The Doha skyline at duskMark Runnacles/Getty Images for ANOC

Qatar, on Wednesday, August 9, announced a programme through which it will allow a visa-free entry to the citizens of 80 countries, including India. Citizens of Europe, the United States, New Zealand, South Africa and many more will now be able to attain tourist visas on arrival in the Gulf country.

"The visa exemption scheme will make Qatar the most open country in the region," Reuters had quoted Hassan al-Ibrahim, chief tourism development officer at Qatar Tourism Authority as saying in Doha.

It is now being said that these 80 countries have been divided into two sections and the stay period is 60 days and 90 days. "Nationals of 47 countries (including India) will not require prior visa arrangements and can obtain a visa waiver upon arrival in Qatar. The waiver will be valid for 30 days from the date of issuance and entitle its holder to spend up to 30 days in Qatar, during either a single trip or on multiple trips. This waiver may be extended for a further 30 days," the airline said in a statement. The other countries in this list include US, UK, Australia, China and Russia," the Times of India quoted Qatar Airways as saying.

Meanwhile, the other section will see a waiver of 180 days and allow the holder to spend up to 90 days in Qatar.

The country of late has been introducing new schemes not just for tourists but expats as well. Just a few days ago, the country passed a draft law which will grant permanent residency to some of the expats living in the country.

Under the new law, the residence permits will be granted to citizens who fulfil certain criteria namely:

  • Children of Qatari women married to foreigners
  • Expats with special talents that are "needed by the state," and
  • Expats who have extended notable services to Qatar

People with the residency permit will be at par with Qatari nationals regarding medical services as well as admission into educational institutions. However, when it comes to military and civilian government jobs, they will be ranked as second priority, the first being the locals, Bloomberg reported, citing the Qatar News Agency.

Qatar crisis
Migrant workers worry about jobs, food and cost of living amid Qatar crisisSTRINGER/AFP/Getty Images

Qatar has been on the radar after seven Gulf countries including Saudi Arabia, Bahrain, Egypt and the United Arab Emirates severed diplomatic ties with it on charges of funding terrorism. Considering the country is witnessing tough times, with even migrant workers being sent on extended unpaid leaves due to a slump in business, its new schemes pretty much look like an effort to appease the international community.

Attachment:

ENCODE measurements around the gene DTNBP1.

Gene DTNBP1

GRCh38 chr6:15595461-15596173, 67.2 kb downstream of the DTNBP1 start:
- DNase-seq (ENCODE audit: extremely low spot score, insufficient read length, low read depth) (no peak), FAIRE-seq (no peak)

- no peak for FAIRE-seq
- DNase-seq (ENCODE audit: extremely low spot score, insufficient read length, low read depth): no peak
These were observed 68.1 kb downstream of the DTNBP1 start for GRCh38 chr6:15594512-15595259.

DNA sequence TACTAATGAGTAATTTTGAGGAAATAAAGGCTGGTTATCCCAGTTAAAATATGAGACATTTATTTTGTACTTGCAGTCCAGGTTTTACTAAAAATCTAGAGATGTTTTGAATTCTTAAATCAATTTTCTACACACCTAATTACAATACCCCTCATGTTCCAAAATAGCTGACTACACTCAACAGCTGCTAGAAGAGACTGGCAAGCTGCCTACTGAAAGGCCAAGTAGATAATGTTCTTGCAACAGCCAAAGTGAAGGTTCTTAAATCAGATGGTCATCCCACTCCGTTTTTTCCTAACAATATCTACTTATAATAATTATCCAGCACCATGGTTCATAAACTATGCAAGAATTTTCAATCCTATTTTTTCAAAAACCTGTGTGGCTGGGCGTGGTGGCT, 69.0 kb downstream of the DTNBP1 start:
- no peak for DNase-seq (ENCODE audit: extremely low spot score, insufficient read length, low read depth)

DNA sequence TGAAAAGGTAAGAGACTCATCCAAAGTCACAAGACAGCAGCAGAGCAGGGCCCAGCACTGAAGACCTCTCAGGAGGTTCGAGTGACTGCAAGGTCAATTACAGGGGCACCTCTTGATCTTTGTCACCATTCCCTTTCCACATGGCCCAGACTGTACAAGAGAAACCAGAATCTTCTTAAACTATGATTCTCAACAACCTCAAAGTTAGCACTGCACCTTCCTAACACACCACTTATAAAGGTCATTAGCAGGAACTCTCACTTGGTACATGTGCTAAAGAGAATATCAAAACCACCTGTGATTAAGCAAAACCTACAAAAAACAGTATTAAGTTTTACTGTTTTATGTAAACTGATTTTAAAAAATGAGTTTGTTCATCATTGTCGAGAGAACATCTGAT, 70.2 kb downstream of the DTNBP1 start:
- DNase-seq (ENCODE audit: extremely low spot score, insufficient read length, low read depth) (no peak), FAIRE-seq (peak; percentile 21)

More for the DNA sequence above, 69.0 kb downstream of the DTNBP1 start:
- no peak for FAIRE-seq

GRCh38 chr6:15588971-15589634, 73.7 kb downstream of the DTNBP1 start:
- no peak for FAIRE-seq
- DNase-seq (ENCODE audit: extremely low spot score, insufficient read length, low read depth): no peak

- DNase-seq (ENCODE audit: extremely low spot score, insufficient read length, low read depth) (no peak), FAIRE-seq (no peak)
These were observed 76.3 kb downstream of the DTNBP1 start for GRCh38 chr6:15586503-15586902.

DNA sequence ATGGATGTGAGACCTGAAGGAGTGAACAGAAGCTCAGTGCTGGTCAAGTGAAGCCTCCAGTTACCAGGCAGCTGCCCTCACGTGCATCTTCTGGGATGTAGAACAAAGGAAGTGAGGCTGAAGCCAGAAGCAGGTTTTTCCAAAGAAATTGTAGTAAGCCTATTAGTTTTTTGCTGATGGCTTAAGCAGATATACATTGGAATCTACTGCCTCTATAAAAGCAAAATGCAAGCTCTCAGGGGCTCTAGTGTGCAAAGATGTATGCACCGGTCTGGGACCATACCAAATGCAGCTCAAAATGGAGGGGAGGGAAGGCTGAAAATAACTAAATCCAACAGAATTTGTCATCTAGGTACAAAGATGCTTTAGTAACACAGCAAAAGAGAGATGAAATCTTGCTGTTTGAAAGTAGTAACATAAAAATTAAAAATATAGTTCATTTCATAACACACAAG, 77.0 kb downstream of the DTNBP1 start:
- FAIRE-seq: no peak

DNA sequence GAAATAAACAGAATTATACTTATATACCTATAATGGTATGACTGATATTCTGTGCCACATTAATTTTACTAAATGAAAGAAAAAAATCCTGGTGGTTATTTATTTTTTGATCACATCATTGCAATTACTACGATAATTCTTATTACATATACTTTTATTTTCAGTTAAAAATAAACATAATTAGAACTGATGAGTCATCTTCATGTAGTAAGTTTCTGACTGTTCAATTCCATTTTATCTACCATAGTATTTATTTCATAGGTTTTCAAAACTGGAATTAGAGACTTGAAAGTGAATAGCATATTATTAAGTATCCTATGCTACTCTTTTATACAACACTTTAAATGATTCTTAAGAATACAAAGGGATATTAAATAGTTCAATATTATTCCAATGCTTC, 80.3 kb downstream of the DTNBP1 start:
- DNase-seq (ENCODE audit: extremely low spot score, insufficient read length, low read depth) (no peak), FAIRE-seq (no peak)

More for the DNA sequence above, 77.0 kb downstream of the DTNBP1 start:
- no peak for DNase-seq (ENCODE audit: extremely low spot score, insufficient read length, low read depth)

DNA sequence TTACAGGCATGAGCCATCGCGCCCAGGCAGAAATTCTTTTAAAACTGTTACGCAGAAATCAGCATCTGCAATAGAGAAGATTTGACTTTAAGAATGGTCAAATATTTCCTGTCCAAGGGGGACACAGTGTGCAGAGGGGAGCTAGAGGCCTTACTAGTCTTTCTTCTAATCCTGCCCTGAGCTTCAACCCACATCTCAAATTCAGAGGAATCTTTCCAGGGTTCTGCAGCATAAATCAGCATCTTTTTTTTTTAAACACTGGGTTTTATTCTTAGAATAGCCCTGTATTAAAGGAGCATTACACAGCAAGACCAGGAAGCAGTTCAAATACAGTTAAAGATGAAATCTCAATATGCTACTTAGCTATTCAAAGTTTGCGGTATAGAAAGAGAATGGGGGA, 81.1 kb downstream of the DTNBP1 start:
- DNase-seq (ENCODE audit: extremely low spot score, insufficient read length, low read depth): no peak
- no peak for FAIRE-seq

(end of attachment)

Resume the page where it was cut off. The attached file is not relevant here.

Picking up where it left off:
The support of the other nations is especially necessary for Qatar considering the fact that it is set to host the FIFA World Cup in 2022. That itself has brought quite some bad name to Qatar as it has been accused of ill-treating its migrant workers readying venues for the maga show.

Amnesty International had earlier said that migrant workers readying the infrastructure for the 2022 World Cup have been facing "appalling treatment" for a while now.

Khalifa International Stadium
View of the Khalifa International Stadium on May 9, 2014 in Doha, Qatar.Warren Little/Getty Images

The NGO for human rights had spoken to 132 contract workers readying the Khalifa International Stadium in Doha and 102 landscapers working at the Aspire Zone sports complex and they said that they have faced human right abuses of some form or the other, reported the Guardian. These abuses ranged from being forced to live in dingy and seedy homes to working in extremely high temperatures.

"My life here is like a prison. The work is difficult, we worked for many hours in the hot sun. When I first complained about my situation, soon after arriving in Qatar, the manager said, 'If you want to complain you can, but there will be consequences. If you want to stay in Qatar, be quiet and keep working.' Now I am forced to stay in Qatar and continue working," one of the workers had said.

Hence, the programmes, which have been announced one after the other, seem like an image-building exercise for Qatar but will it really succeed in wooing the international community?